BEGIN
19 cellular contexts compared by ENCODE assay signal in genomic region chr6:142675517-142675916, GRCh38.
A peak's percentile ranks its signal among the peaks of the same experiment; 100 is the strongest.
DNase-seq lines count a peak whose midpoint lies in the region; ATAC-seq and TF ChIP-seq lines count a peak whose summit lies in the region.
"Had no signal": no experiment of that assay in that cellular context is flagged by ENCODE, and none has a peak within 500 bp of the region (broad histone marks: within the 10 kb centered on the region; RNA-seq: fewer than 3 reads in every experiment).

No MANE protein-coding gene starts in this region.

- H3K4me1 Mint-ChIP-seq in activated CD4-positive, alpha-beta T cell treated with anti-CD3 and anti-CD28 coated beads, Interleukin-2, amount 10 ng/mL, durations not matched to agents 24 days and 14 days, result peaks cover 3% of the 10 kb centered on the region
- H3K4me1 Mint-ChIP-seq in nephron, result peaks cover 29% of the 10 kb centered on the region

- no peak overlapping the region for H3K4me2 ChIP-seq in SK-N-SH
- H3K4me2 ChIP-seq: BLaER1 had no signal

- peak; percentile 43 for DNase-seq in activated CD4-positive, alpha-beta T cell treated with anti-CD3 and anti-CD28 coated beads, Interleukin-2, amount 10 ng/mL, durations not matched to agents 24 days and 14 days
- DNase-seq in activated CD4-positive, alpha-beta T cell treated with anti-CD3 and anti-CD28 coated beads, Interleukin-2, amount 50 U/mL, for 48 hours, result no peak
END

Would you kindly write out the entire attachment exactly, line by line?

19 cellular contexts compared by ENCODE assay signal in genomic region chr6:142675517-142675916, GRCh38.
A peak's percentile ranks its signal among the peaks of the same experiment; 100 is the strongest.
DNase-seq lines count a peak whose midpoint lies in the region; ATAC-seq and TF ChIP-seq lines count a peak whose summit lies in the region.
"Had no signal": no experiment of that assay in that cellular context is flagged by ENCODE, and none has a peak within 500 bp of the region (broad histone marks: within the 10 kb centered on the region; RNA-seq: fewer than 3 reads in every experiment).

No MANE protein-coding gene starts in this region.

- H3K4me1 Mint-ChIP-seq in activated CD4-positive, alpha-beta T cell treated with anti-CD3 and anti-CD28 coated beads, Interleukin-2, amount 10 ng/mL, durations not matched to agents 24 days and 14 days, result peaks cover 3% of the 10 kb centered on the region
- H3K4me1 Mint-ChIP-seq in nephron, result peaks cover 29% of the 10 kb centered on the region

- no peak overlapping the region for H3K4me2 ChIP-seq in SK-N-SH
- H3K4me2 ChIP-seq: BLaER1 had no signal

- peak; percentile 43 for DNase-seq in activated CD4-positive, alpha-beta T cell treated with anti-CD3 and anti-CD28 coated beads, Interleukin-2, amount 10 ng/mL, durations not matched to agents 24 days and 14 days
- DNase-seq in activated CD4-positive, alpha-beta T cell treated with anti-CD3 and anti-CD28 coated beads, Interleukin-2, amount 50 U/mL, for 48 hours, result no peak